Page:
Tuesday, March 29, 2011
Nick Lowe, Labour of Lust
I was a little surprised at the “hosannas” that greeted the recent re-release of Nick Lowe's Jesus of Cool. I thought it was a tight album, acerbic in the same manner, if not quite as memorably, as his studio compatriot Elvis Costello. The 2008 CD kept the cheeky gatefold intact, and nearly doubled the original album length with extra tracks, few of which sounded like filler. But it took several plays before it made me a nominal believer. I was left with the impression that to really dig this album, the listener probably had to be there when it first came out. And 1978 was juuuuuust a little too early for me.
This year's re-release of Labour of Lust, on the other hand, I can get quite excited about — because I was there, doncha know. Lowe's acidic wit still burns, but Labour's production has a little more shine than Jesus did. It's got bounce and intelligence, but doesn't wear the latter so baldly as to distract from the former — the appropriate balance for any labour of lust, I should think.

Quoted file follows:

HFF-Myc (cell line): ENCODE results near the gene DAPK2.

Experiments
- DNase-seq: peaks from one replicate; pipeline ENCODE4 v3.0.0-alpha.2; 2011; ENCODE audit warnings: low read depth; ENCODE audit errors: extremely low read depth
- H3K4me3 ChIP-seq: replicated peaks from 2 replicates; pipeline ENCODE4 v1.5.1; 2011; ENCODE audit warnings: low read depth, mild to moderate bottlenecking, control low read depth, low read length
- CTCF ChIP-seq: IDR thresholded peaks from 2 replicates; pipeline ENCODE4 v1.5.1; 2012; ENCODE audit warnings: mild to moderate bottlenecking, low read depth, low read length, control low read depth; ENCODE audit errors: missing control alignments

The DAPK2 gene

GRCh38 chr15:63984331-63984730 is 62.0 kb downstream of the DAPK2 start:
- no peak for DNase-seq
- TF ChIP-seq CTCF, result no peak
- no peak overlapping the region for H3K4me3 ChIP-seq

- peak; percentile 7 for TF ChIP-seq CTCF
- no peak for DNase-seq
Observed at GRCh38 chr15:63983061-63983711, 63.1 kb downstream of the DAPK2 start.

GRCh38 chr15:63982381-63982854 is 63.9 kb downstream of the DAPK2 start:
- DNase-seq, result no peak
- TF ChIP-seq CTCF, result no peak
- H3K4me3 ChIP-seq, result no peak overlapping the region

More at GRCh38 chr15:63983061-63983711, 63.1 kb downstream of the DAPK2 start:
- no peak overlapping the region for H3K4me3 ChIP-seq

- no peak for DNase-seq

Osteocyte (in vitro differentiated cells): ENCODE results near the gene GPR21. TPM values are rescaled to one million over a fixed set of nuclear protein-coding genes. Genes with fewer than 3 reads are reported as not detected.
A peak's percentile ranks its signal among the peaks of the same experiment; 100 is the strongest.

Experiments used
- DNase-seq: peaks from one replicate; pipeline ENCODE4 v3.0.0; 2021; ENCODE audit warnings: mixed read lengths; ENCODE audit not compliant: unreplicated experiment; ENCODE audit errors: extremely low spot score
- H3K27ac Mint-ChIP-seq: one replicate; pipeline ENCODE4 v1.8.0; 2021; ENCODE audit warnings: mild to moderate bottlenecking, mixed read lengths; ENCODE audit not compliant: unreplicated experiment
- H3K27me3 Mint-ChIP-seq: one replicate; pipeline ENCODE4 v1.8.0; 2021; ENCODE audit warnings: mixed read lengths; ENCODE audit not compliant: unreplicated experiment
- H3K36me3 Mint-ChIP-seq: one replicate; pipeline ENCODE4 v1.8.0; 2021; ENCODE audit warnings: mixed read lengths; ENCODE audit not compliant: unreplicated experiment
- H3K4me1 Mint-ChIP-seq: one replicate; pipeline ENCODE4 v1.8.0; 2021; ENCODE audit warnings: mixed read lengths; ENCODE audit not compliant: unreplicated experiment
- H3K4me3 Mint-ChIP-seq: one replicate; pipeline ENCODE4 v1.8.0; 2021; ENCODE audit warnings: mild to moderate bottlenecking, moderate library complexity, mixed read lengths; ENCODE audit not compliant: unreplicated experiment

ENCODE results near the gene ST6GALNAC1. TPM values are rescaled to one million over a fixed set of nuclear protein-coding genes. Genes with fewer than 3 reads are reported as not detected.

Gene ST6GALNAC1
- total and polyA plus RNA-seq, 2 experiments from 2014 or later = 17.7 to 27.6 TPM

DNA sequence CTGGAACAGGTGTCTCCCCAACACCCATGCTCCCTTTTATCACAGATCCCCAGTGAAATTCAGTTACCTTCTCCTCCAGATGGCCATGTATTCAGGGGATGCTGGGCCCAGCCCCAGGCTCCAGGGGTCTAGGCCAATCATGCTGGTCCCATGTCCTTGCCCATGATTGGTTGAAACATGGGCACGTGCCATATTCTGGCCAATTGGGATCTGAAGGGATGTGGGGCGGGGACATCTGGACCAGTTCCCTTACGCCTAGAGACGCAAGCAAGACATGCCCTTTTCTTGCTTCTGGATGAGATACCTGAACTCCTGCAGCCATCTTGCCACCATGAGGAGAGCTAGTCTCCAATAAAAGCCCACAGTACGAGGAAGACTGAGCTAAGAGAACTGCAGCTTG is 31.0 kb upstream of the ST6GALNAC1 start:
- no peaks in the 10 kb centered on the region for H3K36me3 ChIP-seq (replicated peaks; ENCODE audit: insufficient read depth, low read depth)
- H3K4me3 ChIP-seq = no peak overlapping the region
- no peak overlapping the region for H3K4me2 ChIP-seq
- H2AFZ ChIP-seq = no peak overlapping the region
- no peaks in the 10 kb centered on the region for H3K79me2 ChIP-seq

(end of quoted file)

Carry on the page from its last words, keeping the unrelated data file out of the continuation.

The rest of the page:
Labour of Lust is this year's spring-cleaning soundtrack.
Update: I'm guessing Josh Hurst is a decade or two younger than I, but when it comes to Jesus Of Cool, Hurst is a True Believer. His thoughts on Lowe's ouevre are worth reading. So is his take on Labour of Lust.